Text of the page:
Scientist was threatened by company because of pesticide research findings

For all we know, this sort of thing goes on all the time. But it’s not often stories like this break out into the media:

From Jason Louv, on

“Tyrone Hayes, a scientist at the University of California, Berkeley, was hired by agribusiness giant Syngenta to study the herbicide atrazine, which is used on half the corn crops in the US, as well as Christmas tree farms and golf courses. What Hayes found was exactly what Syngenta didn’t want to hear: in studying atrazine’s effects on frogs, he discovered that the pesticide has a disruptive effect on the endocrine system.

Ready for this? According to Hayes, it apparently interferes with male development, causes males to switch gender to female and develop ovaries and eggs, drops testosterone production, “chemically castrates” male frogs and later leads to development of homosexual behavior as the gender-altered frogs begin to prefer same-sex mating.

Hayes’ research suggests that atrazine has the same effects on humans—however, before a thousand headlines like “Shocker: Corn Makes You Gay” are launched into the blogosphere, I’ll note that while researchers can often switch sexual orientation in animals by altering hormone levels, there aren’t significant differences in hormone levels between gay and straight humans. (In fact, gay men often have higher testosterone levels than straight men, not lower.) Yet I’ll also note that a 2007 study found that testosterone levels have massively dropped in American males since the early twentieth century, for reasons unknown. Chemical and pesticide tampering with the food supply would be an obvious place to begin experimental inquiry.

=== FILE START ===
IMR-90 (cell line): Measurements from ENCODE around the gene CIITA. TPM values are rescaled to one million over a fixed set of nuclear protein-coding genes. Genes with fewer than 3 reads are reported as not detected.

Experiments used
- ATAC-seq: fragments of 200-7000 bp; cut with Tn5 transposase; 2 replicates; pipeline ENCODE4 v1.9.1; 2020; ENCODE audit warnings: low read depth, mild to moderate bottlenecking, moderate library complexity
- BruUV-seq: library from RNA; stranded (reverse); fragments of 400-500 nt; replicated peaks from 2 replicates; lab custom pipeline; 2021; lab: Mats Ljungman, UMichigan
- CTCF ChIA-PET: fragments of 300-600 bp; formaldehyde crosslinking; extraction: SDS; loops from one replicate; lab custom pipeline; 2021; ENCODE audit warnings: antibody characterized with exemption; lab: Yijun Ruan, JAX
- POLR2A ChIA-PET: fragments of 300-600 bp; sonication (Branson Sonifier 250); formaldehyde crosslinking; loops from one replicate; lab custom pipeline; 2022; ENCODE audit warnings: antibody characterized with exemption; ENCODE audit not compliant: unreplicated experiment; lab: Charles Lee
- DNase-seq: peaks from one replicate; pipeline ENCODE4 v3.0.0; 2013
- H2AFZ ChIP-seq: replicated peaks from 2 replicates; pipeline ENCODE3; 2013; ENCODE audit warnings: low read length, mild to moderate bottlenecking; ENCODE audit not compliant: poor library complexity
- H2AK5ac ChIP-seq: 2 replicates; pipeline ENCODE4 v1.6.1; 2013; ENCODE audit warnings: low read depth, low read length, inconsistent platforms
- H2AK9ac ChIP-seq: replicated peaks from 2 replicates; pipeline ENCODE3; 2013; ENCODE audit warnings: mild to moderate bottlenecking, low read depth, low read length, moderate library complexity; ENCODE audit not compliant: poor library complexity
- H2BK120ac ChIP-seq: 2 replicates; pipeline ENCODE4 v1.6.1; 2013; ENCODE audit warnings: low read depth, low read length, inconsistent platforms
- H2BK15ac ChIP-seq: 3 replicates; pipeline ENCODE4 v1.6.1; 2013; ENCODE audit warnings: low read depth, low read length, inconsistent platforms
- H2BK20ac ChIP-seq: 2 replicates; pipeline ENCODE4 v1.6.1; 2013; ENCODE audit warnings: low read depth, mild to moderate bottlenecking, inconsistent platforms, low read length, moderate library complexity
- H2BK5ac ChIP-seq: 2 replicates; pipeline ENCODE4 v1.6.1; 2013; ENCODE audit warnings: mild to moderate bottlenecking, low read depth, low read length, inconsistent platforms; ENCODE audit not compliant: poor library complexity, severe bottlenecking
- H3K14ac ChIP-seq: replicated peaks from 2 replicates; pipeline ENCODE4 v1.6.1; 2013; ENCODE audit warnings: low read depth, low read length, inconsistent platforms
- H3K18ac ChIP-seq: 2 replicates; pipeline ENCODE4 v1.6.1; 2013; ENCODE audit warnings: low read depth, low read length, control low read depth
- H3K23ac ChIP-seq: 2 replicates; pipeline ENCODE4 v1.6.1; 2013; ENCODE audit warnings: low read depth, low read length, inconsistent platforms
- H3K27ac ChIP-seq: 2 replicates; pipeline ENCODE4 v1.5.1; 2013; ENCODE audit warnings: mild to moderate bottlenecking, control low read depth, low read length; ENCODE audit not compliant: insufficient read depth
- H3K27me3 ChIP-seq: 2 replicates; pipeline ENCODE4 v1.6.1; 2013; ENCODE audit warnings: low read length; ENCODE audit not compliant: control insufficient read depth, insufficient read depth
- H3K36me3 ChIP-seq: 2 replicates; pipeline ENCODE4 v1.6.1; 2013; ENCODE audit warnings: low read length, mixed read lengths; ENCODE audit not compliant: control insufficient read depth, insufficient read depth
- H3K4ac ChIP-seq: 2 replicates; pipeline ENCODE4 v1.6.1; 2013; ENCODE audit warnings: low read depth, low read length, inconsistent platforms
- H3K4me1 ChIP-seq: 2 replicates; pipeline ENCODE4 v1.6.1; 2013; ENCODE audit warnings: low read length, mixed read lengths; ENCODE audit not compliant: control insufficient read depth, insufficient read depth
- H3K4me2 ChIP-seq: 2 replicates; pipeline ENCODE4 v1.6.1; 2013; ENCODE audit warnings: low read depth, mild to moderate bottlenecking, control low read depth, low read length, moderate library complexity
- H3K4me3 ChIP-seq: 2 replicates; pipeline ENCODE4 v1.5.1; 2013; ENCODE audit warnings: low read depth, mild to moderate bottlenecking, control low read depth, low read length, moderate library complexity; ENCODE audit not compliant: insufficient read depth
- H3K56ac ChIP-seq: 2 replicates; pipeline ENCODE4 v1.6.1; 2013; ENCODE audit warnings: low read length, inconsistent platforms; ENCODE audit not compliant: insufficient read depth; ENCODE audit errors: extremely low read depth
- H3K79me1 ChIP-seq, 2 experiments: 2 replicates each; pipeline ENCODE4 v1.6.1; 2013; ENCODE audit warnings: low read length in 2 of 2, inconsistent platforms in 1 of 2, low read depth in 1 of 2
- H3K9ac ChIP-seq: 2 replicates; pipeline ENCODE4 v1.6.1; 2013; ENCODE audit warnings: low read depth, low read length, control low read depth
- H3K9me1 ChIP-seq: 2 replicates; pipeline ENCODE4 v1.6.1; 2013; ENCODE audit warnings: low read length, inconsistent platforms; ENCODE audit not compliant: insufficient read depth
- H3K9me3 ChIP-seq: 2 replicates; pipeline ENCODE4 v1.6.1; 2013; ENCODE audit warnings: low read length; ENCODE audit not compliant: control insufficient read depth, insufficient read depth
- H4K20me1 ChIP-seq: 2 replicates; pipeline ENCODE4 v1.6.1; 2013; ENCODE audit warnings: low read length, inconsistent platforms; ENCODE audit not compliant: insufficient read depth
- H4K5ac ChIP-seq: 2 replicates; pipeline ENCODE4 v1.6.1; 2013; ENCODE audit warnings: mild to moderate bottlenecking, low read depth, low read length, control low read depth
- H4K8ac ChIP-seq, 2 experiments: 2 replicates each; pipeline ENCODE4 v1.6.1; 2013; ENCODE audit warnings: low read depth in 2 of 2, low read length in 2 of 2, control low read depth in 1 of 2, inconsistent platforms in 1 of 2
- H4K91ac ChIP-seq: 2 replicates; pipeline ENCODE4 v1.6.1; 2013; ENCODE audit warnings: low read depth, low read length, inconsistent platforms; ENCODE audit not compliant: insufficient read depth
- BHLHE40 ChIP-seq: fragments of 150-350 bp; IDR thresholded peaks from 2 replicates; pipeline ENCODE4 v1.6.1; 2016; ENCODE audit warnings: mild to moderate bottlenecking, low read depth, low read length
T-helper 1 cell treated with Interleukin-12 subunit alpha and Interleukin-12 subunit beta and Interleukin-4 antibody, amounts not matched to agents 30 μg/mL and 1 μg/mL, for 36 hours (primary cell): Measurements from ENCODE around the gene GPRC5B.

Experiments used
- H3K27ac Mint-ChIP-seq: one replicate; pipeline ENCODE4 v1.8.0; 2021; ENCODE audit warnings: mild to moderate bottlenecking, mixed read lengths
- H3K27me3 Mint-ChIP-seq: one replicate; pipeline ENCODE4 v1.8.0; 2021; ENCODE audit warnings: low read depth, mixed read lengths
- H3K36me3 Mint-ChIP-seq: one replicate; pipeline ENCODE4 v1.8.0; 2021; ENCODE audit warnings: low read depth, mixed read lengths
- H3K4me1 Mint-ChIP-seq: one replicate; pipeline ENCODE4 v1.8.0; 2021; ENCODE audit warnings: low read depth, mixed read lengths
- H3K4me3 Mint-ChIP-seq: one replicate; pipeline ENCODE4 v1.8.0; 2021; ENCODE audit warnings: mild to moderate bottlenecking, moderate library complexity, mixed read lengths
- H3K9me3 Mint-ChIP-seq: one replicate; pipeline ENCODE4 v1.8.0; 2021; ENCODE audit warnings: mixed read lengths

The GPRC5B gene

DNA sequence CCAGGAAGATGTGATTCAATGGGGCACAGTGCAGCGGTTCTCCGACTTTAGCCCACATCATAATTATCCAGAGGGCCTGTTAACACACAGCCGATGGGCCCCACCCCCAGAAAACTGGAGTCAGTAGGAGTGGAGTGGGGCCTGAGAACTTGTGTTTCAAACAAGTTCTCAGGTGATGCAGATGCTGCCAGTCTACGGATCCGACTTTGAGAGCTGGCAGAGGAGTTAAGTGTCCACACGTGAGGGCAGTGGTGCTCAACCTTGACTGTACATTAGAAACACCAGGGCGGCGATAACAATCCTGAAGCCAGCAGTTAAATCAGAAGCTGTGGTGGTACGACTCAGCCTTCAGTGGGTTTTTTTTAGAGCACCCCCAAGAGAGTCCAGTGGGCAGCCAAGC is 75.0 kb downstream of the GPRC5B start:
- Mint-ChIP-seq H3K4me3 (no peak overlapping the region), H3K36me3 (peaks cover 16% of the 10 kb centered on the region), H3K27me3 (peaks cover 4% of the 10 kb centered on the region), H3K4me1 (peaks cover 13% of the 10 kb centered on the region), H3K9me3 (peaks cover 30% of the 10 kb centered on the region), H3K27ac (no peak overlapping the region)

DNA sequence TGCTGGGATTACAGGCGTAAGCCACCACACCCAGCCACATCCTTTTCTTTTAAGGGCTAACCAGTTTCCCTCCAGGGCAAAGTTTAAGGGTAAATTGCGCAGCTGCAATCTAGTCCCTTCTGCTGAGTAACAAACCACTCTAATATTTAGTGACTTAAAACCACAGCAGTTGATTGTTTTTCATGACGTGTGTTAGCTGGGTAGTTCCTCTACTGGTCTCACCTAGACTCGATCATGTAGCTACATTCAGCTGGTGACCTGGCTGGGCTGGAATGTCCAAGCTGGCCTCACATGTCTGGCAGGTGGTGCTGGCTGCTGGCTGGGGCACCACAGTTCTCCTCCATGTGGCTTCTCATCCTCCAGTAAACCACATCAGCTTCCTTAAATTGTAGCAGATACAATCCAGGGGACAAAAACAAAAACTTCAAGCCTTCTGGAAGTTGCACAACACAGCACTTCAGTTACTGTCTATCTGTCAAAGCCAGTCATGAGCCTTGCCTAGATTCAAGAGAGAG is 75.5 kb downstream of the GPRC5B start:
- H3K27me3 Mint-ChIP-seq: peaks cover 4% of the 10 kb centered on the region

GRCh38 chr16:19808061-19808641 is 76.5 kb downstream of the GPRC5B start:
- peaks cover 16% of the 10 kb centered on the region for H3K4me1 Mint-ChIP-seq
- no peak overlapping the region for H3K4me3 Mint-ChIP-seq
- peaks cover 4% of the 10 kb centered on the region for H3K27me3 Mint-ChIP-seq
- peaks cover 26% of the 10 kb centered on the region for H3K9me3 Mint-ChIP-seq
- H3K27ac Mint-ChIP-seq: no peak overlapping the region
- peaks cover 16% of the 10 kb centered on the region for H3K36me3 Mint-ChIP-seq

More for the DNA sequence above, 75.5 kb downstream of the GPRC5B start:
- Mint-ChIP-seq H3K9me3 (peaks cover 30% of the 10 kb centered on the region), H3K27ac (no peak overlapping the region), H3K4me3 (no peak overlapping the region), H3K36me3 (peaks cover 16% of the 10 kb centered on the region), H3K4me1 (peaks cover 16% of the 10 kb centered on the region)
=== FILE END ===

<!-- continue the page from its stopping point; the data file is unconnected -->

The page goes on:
Also according to Hayes, Syngenta was allegedly so displeased with the results that they began asking him to change or misrepresent data, eventually telling him not to publish his findings. They also hired new scientists to discredit the data, attempted to discredit Hayes and, according to the Berkeley scientist, began stalking him and making threats of violence, including threats of lynching (Hayes is black), sexual violence and even threats of sexual violence against his wife and children. Also according to Hayes, the University of California, Berkeley offered little aid or protection, expressing far more concern about the financial bottom line than any kind of truth or responsibility to its academics….”


The New Yorker’s take on this story.


Filed under News

2 responses to “Scientist was threatened by company because of pesticide research findings

  1. Thomas

    Hey there,
    I’m looking to join a cow share or other raw milk/dairy programs in the Calgary area. Would anybody have any suggestions? Who could I contact? Are there any other options?

    Thank you kindly

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